A month or so ago I posted an article about my first driving session to gain acceptance as a full member of the Institute of Advanced Motorists (IAM). Well after much practising of my weak points, today was session two with my IAM Observer, Wendy Betteridge.
The weather was much worse than on the previous session, not that that worried me at all. I was more worried that I hadn’t perfected my steering wheel control enough. Like many New Zealanders, I had fallen into the habit of going hand-over-hand when doing tighter turns, rather than the approved and safer pull/pull or push/pull method of steering wheel control.
As mentioned in the last article, I had consciously made an effort to always use this method since that session…and yes, sometimes I did (and still do) fail. Still, I felt I was ready for Round Two.
We headed off, and Wendy asked me to verbalise EVERYTHING I was seeing, and doing. EVERYTHING. It’s a hard task, when you are asked to speak out loud about all the things that you do naturally when driving. As we went around the route she had chosen, I had to call out anything I saw that might affect how I was driving, if it was an actual risk or just a potential risk. Pedestrians, animals, a change in road conditions, roundabouts, approaching traffic, traffic ahead or behind in my lane, traffic lights, stop signs…I babbled on endlessly (well it felt like it) for 15 minutes.
Still, apparently I saw almost everything she was expecting me to see. I had also improved on the distance I left between my car and the one in front if at the lights (for example) and managed to get my speed a bit more under control this time.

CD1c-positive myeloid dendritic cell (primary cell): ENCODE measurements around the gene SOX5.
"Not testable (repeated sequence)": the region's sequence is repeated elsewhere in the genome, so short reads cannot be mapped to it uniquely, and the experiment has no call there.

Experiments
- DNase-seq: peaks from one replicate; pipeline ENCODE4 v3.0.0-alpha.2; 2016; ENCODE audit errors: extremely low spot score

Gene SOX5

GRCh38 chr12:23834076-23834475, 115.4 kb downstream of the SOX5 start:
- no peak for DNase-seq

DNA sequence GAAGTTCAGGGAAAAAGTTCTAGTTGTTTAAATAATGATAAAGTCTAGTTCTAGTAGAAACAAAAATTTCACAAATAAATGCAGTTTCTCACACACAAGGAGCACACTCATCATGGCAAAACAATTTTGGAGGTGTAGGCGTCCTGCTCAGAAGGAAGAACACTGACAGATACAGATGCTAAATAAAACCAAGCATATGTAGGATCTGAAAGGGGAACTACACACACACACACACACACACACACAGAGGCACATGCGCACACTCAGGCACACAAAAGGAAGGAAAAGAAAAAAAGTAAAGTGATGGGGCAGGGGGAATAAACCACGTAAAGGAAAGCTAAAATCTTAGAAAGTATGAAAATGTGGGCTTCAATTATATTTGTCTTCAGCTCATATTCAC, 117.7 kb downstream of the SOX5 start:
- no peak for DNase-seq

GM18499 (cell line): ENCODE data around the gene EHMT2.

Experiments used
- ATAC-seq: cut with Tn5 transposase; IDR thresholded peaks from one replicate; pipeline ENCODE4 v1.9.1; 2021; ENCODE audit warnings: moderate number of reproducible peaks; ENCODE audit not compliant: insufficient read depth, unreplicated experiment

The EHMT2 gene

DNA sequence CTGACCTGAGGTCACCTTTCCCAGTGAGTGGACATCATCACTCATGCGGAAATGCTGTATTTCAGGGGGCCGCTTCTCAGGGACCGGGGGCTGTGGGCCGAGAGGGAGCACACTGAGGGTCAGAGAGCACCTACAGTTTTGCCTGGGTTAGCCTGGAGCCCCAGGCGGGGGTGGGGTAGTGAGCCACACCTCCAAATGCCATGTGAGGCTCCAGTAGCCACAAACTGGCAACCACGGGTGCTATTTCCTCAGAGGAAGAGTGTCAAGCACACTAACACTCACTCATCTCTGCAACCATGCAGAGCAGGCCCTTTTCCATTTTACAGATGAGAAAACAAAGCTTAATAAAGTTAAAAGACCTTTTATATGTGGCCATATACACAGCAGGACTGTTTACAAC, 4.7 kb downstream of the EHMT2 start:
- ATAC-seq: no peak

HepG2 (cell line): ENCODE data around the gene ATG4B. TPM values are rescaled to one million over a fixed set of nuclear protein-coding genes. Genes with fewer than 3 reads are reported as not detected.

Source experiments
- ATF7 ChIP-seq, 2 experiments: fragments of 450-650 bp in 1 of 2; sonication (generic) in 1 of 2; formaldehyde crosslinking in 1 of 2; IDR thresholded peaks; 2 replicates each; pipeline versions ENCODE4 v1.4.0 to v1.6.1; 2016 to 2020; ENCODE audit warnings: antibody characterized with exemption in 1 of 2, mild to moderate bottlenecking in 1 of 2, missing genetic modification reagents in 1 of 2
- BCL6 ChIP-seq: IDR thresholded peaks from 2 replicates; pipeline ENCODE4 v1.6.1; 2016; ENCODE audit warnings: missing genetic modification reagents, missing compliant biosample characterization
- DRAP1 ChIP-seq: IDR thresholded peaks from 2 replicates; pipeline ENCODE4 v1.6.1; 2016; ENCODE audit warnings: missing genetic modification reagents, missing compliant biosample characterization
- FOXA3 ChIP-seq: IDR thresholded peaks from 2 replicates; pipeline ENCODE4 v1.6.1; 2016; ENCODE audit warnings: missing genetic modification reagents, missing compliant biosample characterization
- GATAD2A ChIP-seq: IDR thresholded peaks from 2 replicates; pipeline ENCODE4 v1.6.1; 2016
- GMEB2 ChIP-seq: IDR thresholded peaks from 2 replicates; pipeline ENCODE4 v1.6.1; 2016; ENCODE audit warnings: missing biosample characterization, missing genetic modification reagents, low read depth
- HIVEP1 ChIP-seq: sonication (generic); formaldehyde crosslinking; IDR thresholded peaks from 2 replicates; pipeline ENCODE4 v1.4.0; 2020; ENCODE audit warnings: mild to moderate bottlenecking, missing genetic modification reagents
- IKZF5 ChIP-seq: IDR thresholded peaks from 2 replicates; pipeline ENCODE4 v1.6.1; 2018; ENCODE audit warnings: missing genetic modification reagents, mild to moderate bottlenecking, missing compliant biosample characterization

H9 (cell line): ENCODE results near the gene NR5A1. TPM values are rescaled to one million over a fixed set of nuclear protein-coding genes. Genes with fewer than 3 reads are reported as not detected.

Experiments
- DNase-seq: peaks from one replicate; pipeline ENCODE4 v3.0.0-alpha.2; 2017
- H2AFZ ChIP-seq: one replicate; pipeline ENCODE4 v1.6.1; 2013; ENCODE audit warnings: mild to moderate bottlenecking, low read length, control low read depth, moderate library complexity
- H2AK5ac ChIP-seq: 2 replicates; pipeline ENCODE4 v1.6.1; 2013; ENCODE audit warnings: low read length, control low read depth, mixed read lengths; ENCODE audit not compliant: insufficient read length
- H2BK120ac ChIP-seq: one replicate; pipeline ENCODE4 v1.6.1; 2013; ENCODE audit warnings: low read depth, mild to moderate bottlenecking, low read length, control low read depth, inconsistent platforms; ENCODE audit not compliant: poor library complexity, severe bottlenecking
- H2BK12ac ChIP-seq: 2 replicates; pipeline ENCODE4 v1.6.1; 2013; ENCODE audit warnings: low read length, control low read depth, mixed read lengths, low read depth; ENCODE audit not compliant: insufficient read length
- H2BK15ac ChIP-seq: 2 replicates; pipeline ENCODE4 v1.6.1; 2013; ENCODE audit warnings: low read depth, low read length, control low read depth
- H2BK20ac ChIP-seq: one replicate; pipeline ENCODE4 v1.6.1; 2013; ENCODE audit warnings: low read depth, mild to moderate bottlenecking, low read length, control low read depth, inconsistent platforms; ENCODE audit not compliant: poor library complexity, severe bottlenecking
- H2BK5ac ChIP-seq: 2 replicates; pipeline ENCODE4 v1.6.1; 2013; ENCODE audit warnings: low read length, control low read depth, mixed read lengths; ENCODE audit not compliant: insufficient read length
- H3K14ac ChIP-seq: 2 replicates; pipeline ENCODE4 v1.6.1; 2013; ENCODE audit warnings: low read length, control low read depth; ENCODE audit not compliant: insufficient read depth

After my hour session was over, Wendy declared that I had nearly reached the point of being ready for my actual IAM examination. She remarked that I had probably progressed towards an advanced standard quite quickly because I test new models of cars and write about them and was already an above average driver when I went for our first drive. She added it was rare that a driver progress this quickly. Always good to have some comment like this from a professional driver and IAM Observer.
As a casual comment, she threw in that it was part of my full test to do a written exam – ten questions from the Road Code and ten questions from the Roadcraft book – with an 80% pass rate in each! This theory part of the test precedes the drive and if I don’t pass, I won’t be doing the drive! This was unexpected. I’ve got halfway through the Roadcraft book, but I can see I’m going to need to read it several times to be prepared for any sort of test. A test? It’s like being back in school. Still, there’s been changes to the Road Code over the years so it won’t hurt me to brush up on it.
The next article will be on the actual examination and theory test. In between I’ll do my (hopefully) last ‘A’ drive and then be ready. Time to start swotting the books.